For instance, to elicit genuine reactions from the participants, a scenario was described around a get together at the participant’s home, where one of the guests finds the remote control and proceeds to flip through the channels inadvertently. Participants reacted to this instinctively, with one them nearly jumping out of his seat to protest!

Get them talking: In a dyad/triad scenario, there is a tendency for one person to lead the discussion, while the others listen quietly, just like they would at home. That’s ok, but make sure you hear from everyone.

  • Inform all the participants at the beginning of the session that you need to hear from each of them in turn. Be aware that teenagers can be guarded around their parents and unconsciously look to them for approval before they say something.
  • Following each query, observe how the participants interact. If one of them was more vocal, acknowledge the response and pointedly ask the quiet participant about his or her view. Commonly, parents look to teenagers to answer queries that they perceive difficult to understand, like those involving smart devices.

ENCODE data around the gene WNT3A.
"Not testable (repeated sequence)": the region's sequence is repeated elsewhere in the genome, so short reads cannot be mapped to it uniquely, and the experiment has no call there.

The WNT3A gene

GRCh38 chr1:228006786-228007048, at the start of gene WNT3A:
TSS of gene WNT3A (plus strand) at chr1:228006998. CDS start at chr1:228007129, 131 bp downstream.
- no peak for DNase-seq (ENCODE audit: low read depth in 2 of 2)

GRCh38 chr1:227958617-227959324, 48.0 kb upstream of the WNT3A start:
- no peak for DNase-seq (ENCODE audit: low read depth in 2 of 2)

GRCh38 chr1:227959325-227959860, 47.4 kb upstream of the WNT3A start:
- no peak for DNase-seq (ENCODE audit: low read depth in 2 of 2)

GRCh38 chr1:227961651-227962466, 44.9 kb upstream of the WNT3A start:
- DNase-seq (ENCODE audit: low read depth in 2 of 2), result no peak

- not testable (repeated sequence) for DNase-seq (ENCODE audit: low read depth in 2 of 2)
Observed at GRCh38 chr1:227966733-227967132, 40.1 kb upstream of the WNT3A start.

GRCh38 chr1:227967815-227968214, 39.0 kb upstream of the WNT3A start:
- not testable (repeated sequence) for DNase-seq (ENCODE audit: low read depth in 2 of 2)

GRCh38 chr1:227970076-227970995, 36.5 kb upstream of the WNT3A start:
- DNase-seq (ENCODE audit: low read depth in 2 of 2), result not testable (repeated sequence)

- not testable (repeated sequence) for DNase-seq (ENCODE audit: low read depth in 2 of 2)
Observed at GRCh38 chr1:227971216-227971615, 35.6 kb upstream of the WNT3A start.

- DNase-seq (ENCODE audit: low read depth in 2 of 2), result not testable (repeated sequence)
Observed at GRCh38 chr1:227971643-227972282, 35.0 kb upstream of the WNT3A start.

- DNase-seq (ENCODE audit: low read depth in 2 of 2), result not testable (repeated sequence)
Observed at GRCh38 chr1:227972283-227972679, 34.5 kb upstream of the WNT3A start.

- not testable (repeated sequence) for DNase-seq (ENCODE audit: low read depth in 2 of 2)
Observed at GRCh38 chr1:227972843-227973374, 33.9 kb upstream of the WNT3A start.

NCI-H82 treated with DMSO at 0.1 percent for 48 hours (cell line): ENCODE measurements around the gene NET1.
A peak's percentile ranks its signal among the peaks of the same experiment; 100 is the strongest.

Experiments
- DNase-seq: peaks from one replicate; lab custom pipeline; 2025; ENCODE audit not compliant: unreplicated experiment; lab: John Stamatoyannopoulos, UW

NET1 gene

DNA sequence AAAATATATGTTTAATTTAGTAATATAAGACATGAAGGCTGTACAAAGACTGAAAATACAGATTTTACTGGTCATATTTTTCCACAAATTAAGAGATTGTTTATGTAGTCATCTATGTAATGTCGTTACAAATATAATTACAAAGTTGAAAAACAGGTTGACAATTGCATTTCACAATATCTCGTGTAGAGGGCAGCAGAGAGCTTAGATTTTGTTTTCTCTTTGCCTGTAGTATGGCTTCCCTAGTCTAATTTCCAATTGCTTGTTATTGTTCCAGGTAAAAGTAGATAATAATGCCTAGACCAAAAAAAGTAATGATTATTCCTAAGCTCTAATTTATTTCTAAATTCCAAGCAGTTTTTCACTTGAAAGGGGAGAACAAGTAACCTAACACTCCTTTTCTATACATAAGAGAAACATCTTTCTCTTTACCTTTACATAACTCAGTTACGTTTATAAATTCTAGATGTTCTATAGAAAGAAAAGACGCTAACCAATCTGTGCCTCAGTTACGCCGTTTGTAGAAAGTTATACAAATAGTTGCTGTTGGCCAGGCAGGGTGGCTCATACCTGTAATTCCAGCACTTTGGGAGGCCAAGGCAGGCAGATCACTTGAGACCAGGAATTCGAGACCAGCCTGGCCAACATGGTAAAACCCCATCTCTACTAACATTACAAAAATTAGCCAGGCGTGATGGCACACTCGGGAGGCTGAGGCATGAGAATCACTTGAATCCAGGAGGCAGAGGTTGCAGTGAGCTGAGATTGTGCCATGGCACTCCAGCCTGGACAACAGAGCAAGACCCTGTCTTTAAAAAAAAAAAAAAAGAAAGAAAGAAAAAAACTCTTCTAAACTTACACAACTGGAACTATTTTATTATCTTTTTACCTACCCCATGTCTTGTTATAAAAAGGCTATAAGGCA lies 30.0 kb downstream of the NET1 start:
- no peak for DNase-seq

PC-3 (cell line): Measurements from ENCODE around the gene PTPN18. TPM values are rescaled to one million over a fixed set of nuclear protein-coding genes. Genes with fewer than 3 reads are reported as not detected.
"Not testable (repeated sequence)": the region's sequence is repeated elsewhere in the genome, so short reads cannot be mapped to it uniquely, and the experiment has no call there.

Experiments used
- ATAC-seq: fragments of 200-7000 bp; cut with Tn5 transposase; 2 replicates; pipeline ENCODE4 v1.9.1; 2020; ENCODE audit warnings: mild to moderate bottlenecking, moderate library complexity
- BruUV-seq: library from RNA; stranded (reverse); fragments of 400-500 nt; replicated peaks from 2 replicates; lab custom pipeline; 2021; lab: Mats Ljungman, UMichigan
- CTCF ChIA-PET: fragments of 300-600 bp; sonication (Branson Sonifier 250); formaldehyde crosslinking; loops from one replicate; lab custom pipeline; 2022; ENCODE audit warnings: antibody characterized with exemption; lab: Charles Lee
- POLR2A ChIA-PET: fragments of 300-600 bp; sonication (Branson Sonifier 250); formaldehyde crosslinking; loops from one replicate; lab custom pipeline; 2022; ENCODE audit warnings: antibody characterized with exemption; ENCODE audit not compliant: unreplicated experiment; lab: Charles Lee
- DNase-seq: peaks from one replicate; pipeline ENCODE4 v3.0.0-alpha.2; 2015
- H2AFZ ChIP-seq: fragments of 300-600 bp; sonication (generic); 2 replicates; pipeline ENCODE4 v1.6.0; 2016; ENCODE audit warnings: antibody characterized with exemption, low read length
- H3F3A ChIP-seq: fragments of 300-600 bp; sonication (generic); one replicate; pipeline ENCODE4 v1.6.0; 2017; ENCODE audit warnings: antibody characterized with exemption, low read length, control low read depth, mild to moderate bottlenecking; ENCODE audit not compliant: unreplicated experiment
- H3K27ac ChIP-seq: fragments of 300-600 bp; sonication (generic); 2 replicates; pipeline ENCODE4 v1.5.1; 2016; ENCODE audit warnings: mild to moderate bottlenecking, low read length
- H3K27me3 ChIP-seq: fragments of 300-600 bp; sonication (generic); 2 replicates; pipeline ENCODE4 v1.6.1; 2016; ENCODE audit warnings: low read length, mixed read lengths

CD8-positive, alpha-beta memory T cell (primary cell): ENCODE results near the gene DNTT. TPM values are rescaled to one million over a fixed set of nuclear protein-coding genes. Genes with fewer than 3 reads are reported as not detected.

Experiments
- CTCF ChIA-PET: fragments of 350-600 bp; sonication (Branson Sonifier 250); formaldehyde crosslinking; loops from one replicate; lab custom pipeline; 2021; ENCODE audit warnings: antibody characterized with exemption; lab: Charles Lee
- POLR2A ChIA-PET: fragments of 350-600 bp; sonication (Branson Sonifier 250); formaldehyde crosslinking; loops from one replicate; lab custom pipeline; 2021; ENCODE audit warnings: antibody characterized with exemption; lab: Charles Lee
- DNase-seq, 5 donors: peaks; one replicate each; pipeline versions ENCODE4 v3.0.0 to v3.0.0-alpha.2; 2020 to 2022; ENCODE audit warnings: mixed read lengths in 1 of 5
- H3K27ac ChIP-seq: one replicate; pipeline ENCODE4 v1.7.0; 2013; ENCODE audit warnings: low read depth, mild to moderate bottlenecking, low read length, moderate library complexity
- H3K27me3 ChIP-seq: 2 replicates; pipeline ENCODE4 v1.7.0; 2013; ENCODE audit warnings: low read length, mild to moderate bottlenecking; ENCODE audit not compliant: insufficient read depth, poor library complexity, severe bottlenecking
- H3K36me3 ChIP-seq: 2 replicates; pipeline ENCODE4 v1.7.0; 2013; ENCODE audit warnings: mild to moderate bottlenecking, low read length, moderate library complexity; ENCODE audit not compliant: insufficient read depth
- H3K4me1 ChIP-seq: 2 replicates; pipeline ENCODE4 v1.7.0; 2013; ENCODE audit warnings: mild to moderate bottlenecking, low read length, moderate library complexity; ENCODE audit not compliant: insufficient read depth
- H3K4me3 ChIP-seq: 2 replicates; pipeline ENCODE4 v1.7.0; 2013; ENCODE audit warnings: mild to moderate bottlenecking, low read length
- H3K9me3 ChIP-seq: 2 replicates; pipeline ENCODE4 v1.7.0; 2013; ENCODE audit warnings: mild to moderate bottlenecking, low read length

• If the quiet participant answers monosyllabically, ask them to explain their responses with an example or a scenario. For instance, if a participant said they liked a feature in the product, the next question would be “Give me an example of how you would use this feature.”
  • Every family clearly stated that they would never disturb another member of the family while he or she was engaged with a show on television or on a smart device. They respected each other’s space. Follow this principle while conducting the session. Ask to hear from each participant. Also mention that it is ok to have differing opinions from spouses, partners, parents, or siblings.
  • Be aware that teenagers may not want to disclose some of their habits with their parents or with the facilitator.
  • Design your participant groups so that there are groups of just teenagers as well as families with teenagers. Young people often love to open up in the company of peers, especially when you ask them for their opinion. A dyad eye tracking study we conducted in Sydney with kids aged from 6-15 revealed that kids are genuinely interested in helping you making things better!


The dyad/triad methodology is an effective method of getting several diverse opinions in one go, without having to visit peoples’ homes. Furthermore, the subtle body language and the interaction between participants can yield some really cool qualitative insights that reach far beyond what you would get in a one-on-one situation. You can use this method when you want see how family/ friends interact with each other and make decisions about a product or service and when you want to explore different perspectives and reactions to a feature/characteristic in a family or social context. Happy Testing!


Image of sisters fighting over the remote control courtesy Shuttershock